The European Union wants New Zealand to bring in a much stricter set of rules for Geographical Indicators (GIs) on food, says an intellectual property (IP) expert.
The Irish ambassador to NZ, Noel White, at Fieldays told Rural News it's hard to predict the outcome for NZ. But he warns those who say NZ is a long way from the action in Europe that the reverberations of Brexit would be felt in the southern hemisphere.
"Britain's trading relationships with NZ, Australia and elsewhere are [exercised] within the framework of the EU. If Britain [exits] then those arrangements have to be revisited, affecting anybody trading with Britain."
White says the biggest difficulty of Brexit is that nobody can say with certainty what it will mean; uncertainty is a major concern.
"The Irish government is firmly of the view that the EU, Britain and Ireland are better off with Britain in the EU. We have made that very clear."
White says the EU without Britain will be an impoverished organisation. Britain outside the EU will place Ireland's 62 billion euro trade with the UK in limbo and this could take years to resolve.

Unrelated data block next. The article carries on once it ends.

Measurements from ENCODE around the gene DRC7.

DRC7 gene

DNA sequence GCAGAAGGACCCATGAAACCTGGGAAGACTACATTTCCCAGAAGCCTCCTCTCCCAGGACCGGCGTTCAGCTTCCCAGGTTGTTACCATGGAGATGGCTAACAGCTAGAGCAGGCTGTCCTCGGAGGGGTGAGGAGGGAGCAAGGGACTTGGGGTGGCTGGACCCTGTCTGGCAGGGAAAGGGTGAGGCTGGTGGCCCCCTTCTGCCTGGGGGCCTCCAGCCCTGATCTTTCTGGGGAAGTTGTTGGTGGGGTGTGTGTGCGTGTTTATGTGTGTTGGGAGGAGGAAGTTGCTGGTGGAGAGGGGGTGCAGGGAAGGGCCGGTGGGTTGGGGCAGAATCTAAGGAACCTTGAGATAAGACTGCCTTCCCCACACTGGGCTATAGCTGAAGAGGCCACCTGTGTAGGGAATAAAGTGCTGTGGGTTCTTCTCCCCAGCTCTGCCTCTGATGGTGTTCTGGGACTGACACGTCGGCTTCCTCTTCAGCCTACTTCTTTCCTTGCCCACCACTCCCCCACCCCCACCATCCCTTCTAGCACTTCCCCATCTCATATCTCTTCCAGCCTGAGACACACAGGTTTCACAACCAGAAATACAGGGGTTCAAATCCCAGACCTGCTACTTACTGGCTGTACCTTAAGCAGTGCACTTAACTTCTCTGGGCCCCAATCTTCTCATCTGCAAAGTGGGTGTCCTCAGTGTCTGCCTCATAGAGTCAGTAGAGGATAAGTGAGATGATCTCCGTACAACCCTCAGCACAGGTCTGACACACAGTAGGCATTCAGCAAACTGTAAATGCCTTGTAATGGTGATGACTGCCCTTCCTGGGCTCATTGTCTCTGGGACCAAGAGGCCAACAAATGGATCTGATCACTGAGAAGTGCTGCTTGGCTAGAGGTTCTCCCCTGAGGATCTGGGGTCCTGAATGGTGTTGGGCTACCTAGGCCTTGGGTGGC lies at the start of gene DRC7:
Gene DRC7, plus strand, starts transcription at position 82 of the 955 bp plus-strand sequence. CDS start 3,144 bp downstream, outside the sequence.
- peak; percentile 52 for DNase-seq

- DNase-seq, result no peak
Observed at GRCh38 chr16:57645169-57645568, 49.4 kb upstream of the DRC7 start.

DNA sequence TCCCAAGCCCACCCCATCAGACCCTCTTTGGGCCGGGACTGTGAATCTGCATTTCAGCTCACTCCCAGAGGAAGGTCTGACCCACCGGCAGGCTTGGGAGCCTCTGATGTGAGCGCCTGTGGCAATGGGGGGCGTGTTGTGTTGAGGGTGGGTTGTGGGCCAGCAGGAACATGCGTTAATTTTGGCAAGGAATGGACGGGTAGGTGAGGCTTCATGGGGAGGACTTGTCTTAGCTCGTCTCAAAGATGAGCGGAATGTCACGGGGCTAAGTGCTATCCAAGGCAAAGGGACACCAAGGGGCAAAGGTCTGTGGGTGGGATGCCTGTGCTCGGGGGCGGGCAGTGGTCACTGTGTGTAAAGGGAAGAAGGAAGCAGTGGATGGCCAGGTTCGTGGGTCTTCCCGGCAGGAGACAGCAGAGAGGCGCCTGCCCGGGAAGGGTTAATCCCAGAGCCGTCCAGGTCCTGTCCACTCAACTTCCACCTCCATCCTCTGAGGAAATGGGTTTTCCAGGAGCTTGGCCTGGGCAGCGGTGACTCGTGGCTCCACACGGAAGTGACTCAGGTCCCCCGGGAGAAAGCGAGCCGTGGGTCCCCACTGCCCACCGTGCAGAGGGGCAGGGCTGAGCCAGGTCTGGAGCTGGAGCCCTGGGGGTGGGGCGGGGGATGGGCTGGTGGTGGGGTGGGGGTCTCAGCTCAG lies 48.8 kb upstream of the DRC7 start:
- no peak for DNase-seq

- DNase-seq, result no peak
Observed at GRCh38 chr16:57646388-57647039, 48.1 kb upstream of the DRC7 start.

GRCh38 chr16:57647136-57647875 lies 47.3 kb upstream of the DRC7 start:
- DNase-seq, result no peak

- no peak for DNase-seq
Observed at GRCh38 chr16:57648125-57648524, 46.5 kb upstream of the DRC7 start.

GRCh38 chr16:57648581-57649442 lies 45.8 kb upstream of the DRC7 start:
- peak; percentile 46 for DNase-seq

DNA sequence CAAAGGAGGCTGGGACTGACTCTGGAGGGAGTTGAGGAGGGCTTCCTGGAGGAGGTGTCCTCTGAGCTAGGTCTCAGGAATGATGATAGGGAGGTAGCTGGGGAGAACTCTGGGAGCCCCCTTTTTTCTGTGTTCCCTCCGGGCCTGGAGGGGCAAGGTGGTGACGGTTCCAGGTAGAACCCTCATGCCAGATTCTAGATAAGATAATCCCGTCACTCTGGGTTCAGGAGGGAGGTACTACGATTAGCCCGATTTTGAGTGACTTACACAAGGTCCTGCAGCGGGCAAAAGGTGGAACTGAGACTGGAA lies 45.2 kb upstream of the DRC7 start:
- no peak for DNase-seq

"In Ireland much has been said about the 'soft' border between the Republic of Ireland and Northern Ireland, and what this might mean for trade.
"We have every interest -- and we believe Northern Ireland has every interest -- in retaining that soft border. If there is a change it becomes an external border of the EU and that carries certain implications."
White, who has worked in and around the EU for many years, says there are always uncertainties, difficulties and political issues. Brexit is not just another of these; it is of a different order and strikes at the heart of what happened when Ireland and the UK joined the EU in 1973.
White adds that whatever the outcome Ireland will remain a member of the EU.
Lamb and wine threat
Britain quitting the European Union could spell trouble for New Zealand's wine and lamb exports to that country.
ANZ economist Con Williams told a seminar at Fieldays last week that a Brexit 'yes' vote could be "a double whammy" for some exporters. (Britons vote on Thursday June 23.)
It would be likely to lead to a lower British pound and slow Britain's economy, potentially affecting sales of NZ wine and lamb. Britain is a key market for these products.
Global stock markets have already plunged amid fears the UK could vote to leave the EU.
UK polls last week showed the 'leave' camp holding 46% of the vote versus 39% wanting to remain in the EU. Eleven per cent of voters were undecided.